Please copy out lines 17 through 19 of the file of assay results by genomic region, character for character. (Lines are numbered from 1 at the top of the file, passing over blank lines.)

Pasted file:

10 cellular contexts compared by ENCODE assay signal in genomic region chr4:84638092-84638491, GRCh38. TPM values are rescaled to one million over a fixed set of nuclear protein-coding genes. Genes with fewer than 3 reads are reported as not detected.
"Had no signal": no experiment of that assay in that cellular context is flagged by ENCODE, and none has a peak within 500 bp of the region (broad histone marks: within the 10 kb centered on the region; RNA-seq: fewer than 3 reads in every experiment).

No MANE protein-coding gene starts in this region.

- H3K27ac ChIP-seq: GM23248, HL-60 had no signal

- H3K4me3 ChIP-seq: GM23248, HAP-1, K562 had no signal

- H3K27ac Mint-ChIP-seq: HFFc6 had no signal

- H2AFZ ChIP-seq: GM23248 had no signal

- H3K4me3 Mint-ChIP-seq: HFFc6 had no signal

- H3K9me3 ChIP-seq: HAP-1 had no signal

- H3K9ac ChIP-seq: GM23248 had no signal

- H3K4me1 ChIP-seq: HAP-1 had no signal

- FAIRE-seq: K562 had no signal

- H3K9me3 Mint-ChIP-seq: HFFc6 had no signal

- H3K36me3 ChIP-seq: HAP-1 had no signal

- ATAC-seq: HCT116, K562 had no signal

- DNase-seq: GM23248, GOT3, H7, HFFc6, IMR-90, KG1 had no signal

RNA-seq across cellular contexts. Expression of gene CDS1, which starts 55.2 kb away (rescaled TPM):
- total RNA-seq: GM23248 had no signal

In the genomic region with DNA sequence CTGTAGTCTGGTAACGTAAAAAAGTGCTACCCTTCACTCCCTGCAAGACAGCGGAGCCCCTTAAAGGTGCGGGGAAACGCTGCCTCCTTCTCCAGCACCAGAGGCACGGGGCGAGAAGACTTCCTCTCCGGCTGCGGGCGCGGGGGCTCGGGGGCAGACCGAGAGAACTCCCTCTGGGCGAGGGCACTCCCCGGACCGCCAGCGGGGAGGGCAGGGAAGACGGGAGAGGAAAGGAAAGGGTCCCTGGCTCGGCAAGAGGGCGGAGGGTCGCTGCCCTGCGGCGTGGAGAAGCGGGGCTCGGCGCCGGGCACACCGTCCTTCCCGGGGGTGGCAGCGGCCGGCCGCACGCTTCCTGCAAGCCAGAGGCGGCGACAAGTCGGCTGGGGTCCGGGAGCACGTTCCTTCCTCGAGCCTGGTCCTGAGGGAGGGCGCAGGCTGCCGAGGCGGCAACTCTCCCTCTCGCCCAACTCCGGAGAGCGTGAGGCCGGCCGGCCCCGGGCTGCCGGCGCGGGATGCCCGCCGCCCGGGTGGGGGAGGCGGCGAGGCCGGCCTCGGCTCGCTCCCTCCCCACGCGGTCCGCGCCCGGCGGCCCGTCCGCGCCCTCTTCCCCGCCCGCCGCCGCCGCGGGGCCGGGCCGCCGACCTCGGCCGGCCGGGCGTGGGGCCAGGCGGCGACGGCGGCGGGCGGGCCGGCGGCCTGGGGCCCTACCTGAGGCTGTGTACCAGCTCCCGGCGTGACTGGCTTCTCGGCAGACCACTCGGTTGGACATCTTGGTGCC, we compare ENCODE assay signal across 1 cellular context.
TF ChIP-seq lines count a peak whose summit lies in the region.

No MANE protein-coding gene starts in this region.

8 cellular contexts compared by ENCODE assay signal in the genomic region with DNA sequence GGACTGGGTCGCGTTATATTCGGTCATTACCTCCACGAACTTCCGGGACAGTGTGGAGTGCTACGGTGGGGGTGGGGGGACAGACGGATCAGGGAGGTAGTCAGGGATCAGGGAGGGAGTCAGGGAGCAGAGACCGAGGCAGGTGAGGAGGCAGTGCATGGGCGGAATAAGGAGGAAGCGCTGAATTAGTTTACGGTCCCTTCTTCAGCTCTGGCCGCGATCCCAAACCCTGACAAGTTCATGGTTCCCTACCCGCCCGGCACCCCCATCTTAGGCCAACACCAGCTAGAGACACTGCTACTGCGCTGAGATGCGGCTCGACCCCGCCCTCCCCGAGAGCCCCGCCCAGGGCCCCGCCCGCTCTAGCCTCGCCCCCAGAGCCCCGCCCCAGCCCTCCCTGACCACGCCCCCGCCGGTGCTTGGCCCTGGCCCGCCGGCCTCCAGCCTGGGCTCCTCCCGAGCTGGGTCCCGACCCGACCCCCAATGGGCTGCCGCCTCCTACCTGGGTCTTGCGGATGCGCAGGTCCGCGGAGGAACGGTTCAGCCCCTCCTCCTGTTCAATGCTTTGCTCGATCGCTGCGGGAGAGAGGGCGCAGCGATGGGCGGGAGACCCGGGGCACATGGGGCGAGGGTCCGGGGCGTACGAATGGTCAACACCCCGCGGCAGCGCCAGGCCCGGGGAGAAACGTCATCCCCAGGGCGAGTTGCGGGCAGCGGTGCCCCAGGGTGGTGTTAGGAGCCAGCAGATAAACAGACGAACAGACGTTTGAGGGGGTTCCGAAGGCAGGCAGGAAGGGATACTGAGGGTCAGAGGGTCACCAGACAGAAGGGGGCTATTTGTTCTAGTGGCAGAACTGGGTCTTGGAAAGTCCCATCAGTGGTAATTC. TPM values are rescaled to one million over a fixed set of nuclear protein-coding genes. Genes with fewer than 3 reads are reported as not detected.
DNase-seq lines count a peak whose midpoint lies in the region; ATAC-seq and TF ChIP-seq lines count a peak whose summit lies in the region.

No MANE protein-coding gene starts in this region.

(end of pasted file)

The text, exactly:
RNA-seq across cellular contexts. Expression of gene CDS1, which starts 55.2 kb away (rescaled TPM):
- total RNA-seq: GM23248 had no signal

In the genomic region with DNA sequence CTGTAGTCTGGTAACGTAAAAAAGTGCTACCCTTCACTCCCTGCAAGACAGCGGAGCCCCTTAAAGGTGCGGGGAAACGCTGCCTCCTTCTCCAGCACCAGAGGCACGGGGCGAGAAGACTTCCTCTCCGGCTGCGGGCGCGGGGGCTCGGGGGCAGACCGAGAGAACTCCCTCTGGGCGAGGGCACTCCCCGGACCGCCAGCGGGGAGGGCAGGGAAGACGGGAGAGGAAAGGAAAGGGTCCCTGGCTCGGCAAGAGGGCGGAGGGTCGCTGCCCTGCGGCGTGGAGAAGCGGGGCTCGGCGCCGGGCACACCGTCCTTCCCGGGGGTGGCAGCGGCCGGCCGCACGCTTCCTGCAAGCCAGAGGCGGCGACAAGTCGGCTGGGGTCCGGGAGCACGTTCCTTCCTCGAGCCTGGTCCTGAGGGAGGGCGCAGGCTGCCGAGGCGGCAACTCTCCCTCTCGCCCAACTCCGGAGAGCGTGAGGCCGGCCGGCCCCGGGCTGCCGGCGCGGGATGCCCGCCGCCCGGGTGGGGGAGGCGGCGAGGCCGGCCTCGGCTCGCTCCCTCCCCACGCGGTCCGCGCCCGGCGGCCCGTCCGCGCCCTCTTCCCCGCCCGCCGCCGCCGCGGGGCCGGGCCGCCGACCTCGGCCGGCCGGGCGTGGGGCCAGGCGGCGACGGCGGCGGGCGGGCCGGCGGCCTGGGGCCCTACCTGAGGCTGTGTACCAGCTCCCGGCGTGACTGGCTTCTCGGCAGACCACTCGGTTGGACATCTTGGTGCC, we compare ENCODE assay signal across 1 cellular context.